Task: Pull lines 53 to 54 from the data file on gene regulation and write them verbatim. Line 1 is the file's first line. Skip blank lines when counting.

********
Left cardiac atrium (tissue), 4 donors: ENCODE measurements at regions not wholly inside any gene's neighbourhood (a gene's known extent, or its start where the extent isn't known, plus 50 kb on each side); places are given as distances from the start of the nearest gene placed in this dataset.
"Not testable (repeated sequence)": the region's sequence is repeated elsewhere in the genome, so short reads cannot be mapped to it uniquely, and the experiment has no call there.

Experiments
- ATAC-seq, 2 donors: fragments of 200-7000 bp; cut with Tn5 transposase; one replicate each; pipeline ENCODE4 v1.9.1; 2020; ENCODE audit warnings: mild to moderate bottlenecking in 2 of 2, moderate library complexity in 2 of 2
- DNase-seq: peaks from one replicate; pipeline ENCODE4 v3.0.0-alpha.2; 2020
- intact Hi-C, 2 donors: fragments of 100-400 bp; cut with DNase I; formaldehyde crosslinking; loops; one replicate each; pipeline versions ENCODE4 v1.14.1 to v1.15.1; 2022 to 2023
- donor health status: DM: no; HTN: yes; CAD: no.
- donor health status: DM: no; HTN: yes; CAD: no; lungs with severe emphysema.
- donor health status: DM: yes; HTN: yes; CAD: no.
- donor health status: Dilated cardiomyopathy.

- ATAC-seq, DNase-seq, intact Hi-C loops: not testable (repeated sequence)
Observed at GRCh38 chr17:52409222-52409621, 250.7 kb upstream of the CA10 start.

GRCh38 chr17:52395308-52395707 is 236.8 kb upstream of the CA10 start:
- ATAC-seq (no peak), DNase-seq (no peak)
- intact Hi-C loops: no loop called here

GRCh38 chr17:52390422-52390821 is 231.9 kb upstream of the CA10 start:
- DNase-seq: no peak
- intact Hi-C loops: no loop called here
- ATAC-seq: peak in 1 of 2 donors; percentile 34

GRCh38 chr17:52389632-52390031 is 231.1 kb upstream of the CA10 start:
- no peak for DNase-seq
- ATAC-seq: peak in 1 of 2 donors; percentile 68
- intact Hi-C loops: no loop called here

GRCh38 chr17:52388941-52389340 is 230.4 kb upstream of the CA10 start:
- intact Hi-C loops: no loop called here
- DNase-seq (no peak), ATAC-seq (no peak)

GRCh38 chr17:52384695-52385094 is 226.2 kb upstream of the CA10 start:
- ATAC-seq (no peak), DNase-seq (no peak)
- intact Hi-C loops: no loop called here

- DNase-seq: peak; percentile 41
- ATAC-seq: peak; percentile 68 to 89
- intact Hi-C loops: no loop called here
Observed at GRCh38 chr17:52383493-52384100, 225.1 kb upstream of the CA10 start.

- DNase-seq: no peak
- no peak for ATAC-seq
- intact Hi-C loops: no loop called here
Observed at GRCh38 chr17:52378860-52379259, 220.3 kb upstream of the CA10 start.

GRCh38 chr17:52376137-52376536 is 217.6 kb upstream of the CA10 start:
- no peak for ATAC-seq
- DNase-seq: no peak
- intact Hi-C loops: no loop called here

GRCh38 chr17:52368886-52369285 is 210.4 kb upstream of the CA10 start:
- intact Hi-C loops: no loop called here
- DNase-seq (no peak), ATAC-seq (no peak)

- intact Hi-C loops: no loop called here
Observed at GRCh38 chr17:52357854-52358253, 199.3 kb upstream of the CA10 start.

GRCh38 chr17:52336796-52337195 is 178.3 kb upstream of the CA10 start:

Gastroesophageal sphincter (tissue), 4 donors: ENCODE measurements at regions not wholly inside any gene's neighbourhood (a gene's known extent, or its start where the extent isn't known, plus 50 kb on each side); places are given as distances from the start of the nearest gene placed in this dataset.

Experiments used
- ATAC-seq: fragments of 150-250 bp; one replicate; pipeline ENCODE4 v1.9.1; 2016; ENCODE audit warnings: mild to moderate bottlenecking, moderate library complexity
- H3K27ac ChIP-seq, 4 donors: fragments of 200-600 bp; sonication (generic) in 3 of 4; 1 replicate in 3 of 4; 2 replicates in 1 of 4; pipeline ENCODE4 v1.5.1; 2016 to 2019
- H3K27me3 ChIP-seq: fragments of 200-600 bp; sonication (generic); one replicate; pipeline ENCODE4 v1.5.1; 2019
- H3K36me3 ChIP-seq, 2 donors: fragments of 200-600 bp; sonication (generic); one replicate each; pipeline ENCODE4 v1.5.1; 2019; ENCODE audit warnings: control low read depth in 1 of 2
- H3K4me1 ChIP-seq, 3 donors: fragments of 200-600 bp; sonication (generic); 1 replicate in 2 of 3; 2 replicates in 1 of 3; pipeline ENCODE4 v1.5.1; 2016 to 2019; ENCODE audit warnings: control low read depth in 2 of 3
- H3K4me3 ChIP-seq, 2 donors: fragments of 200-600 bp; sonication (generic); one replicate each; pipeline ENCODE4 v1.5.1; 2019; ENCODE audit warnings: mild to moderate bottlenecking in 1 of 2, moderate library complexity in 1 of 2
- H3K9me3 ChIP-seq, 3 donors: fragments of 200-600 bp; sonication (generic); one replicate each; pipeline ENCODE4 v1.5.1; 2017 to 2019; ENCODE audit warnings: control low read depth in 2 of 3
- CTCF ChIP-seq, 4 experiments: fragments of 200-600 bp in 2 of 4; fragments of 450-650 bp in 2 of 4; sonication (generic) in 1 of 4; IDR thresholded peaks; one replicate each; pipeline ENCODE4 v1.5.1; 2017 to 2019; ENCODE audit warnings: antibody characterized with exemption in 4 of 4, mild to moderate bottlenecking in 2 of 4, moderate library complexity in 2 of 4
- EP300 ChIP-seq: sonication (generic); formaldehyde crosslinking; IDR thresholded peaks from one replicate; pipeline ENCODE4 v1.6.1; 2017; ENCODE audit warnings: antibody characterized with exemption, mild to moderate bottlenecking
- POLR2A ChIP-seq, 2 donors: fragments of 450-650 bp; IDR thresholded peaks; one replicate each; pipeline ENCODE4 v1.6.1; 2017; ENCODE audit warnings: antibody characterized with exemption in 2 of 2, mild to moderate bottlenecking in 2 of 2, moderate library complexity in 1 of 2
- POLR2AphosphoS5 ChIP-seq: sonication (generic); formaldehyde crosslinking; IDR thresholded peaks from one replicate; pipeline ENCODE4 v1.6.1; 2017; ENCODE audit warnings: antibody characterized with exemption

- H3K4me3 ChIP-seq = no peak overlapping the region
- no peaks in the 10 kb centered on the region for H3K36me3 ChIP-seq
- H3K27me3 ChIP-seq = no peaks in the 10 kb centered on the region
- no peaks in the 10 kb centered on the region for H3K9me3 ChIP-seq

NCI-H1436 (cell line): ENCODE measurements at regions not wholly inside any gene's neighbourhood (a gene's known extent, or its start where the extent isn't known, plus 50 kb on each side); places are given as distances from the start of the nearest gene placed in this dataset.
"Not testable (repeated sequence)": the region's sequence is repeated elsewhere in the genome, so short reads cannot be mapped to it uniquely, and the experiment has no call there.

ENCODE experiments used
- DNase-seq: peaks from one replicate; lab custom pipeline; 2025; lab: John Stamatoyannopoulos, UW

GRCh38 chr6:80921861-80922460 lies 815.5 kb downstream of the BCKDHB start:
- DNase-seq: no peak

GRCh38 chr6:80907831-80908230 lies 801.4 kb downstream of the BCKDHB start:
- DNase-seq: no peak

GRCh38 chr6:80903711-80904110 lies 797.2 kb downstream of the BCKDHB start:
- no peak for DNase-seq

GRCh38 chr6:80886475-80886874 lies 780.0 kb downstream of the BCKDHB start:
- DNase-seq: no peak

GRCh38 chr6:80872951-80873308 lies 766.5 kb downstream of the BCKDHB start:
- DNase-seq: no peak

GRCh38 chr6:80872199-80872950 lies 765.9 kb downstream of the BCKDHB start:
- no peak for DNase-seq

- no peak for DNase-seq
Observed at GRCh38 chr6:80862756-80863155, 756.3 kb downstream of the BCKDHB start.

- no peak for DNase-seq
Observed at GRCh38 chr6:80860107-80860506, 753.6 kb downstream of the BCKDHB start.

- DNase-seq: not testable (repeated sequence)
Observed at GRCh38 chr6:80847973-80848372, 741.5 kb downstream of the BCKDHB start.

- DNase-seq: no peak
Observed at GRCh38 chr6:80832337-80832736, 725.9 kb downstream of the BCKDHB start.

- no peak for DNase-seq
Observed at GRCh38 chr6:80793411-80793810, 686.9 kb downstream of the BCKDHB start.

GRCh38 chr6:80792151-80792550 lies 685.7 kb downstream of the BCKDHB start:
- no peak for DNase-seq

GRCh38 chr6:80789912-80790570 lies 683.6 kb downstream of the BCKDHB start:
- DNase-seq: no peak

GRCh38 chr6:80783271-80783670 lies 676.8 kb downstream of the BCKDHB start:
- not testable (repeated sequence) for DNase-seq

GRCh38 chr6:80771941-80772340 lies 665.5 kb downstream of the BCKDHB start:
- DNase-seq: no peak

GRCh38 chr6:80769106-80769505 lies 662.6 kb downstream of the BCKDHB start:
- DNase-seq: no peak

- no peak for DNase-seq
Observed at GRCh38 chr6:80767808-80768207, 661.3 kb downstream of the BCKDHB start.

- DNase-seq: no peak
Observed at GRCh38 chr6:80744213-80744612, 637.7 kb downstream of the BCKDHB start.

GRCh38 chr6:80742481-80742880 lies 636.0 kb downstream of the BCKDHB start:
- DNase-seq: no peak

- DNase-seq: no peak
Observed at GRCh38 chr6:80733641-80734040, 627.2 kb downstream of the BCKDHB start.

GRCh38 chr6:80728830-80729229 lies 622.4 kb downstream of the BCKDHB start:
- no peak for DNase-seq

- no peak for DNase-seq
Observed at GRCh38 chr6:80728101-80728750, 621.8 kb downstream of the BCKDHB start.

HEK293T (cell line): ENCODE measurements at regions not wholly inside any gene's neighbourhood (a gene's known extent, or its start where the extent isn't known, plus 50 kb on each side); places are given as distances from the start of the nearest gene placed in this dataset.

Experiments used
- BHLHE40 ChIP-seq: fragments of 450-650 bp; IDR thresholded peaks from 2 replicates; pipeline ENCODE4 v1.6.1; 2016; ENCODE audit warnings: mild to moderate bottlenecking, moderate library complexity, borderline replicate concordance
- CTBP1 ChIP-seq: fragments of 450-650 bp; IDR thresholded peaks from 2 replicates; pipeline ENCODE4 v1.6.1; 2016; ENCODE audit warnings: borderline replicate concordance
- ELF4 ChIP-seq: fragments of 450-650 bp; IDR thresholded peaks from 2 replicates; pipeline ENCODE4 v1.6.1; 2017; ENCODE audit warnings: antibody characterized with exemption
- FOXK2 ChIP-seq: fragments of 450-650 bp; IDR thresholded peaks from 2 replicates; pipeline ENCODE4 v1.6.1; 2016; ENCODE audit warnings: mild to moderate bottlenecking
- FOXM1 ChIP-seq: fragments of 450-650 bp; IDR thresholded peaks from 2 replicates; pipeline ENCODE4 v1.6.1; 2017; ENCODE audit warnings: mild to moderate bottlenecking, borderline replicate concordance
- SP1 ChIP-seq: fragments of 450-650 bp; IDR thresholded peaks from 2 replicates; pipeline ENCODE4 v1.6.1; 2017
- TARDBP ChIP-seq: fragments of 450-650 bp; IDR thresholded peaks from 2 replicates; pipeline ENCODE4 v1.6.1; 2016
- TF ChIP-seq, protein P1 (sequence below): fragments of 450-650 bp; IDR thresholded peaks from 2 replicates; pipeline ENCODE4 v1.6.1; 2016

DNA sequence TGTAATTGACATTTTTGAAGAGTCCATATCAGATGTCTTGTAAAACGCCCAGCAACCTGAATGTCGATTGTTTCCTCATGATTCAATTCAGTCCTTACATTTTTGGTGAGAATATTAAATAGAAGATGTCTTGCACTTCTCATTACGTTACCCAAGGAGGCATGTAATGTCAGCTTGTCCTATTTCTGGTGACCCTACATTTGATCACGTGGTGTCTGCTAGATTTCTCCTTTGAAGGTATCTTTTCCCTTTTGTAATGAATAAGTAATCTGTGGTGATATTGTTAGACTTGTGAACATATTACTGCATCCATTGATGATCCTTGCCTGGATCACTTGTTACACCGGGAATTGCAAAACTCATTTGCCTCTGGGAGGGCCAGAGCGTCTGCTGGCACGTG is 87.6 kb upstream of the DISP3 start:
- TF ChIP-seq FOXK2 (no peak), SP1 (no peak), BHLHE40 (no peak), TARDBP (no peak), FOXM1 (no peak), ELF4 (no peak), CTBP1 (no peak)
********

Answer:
- H3K36me3 ChIP-seq, 2 donors: fragments of 200-600 bp; sonication (generic); one replicate each; pipeline ENCODE4 v1.5.1; 2019; ENCODE audit warnings: control low read depth in 1 of 2
- H3K4me1 ChIP-seq, 3 donors: fragments of 200-600 bp; sonication (generic); 1 replicate in 2 of 3; 2 replicates in 1 of 3; pipeline ENCODE4 v1.5.1; 2016 to 2019; ENCODE audit warnings: control low read depth in 2 of 3